Odd Speed You Crazy Genius

Watching news of the passing of technology titan and creative genius, Steve Jobs, surge through my RSS feeds last night was awe-inspiring. I can’t recall any other event in the space of technology news that triggered anything of the same sort of scale, in time and space. Still I debated whether I would try to pull together some thoughts on this sad occasion.

If you read my blog or listen to my podcast, my recent feelings about Apple the company are no mystery. Ruminating on Steve Jobs as a person brings home a thought I’ve been having with increasing regularity: a company is not the same as the people who constitute it and vice-versa. My thoughts and feelings towards many technology companies are growing increasingly complicated and ambivalent because of the complexity that arises when trying to bear this in mind.

As much as I am critical of Apple’s increasing trend towards centralized control, it would be very self-serving and unfair to not also acknowledge the positive impacts that they and their twice triumphant leader have had on my life.

My first reals use of Apple’s hardware and software was relatively recent compared to many other computer geeks my age. It punctuated two periods of using Linux on all my computers, everyday. The most recent one I documented on the podcast and it continues to the present (and hopefully on into the future.)

I haven’t hidden that multi-year dalliance with the bright and shiny from Cupertino. The last vestiges remain in the form of the Mac Pro tower (now running Linux) that powers my home office/lab/studio and the hand-me-down computers the rest of my family uses.

When I bought my first Mac, a 12-inch G4 PowerBook that I still recall fondly, I was deep in the throes of a bout of geek fatigue. This is yet another experience about which I’ve spoken very frankly on my podcast (as well as the eventual recovery and switch back to using Linux exclusively.) The short succession of laptops, desktops and personal media players I owned and used from Apple represent a re-kindling of the joy that originally got me hooked on computer technology. I very clearly need that spark that Jobs was so good at crafting at that point in my life.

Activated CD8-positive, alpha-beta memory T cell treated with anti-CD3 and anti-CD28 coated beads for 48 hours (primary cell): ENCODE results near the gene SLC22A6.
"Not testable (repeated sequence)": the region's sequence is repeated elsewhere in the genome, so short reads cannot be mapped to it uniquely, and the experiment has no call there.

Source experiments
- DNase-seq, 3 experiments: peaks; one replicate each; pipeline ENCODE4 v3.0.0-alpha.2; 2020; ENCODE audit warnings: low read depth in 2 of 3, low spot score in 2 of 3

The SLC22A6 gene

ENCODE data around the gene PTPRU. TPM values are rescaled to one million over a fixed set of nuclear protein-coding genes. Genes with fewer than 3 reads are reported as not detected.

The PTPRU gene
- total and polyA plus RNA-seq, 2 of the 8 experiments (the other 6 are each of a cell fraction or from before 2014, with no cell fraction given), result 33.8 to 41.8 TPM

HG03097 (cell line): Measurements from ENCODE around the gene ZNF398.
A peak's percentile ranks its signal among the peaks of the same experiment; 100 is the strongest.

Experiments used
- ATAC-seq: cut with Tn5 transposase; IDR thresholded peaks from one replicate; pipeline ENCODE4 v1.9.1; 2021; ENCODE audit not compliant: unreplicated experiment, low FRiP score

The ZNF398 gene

That theme, the inspired playfulness that still inhabits a lot of Apple’s products, resonates throughout many of the remembrances of Steve Jobs and the impact he has had on my peers in the world of technology. Even though I have moved on from buying Apple products and have many questions, I think deserved, about the company’s policies I will always owe Jobs a debt of gratitude both at a personal scale and for his amazing contribution to the space where I’ve been lucky to craft a career from my personal enthusiasms.

Apple Patents Potential in the World DRM

If you are among a certain set, those who have truly grokked how brain damaged DRM is, you’ve no doubt joked about how proponents of restricting digital technologies would love to extend that reach into the environment, beyond just the access and playback of digital files. That idea has taken a massive and disturbing step closer to reality.

On June 2, 2011, the US Patent & Trademark Office published a patent application from Apple that revealed various concepts behind a newly advanced next generation camera system that could employ infrared technology. On one side, the new system would go a long way in assisting the music and movie industries by automatically disabling camera functions when trying to photograph or film a movie or concert. On the other hand, the new system could turn your iOS device into a kind of automated tour guide for museums or cityscapes as well as eventually being an auto retail clerk providing customers with price, availability and product information. The technology behind Apple’s patent application holds a lot of potential.